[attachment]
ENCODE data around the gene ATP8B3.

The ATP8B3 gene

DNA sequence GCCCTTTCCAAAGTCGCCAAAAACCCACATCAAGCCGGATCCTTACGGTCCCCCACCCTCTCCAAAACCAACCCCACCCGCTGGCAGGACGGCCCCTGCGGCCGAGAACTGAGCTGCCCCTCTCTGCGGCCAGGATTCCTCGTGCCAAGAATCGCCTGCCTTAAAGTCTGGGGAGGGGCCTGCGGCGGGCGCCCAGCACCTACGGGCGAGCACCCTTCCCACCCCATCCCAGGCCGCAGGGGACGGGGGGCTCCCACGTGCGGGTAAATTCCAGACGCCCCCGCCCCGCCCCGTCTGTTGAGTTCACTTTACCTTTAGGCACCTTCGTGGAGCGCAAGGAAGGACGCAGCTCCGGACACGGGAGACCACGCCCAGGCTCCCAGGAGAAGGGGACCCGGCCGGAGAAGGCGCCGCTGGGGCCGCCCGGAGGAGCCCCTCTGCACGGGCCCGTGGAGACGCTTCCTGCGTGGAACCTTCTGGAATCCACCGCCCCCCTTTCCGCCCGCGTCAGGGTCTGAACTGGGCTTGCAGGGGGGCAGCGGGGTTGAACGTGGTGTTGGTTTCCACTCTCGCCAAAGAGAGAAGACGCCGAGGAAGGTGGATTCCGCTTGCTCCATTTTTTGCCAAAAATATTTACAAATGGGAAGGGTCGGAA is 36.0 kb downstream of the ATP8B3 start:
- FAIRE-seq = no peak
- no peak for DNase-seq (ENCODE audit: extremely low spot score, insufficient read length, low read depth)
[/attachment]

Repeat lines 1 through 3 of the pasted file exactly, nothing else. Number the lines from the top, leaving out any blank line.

ENCODE data around the gene ATP8B3.

The ATP8B3 gene

DNA sequence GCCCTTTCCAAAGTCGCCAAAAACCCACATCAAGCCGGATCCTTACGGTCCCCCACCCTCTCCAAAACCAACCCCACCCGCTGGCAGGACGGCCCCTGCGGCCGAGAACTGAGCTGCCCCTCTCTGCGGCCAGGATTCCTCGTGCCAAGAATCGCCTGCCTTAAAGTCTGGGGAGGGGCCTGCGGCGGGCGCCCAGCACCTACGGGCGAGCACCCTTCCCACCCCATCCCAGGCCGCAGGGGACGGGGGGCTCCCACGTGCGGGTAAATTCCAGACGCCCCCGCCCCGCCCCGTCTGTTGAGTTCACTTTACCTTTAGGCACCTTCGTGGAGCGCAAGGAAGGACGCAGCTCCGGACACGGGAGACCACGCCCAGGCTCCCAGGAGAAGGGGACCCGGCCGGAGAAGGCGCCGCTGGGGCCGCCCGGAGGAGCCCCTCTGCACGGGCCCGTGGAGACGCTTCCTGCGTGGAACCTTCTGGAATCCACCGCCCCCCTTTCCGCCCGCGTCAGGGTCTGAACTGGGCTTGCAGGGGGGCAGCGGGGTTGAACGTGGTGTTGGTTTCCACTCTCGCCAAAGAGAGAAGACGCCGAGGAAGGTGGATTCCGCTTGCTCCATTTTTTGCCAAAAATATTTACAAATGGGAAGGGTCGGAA is 36.0 kb downstream of the ATP8B3 start: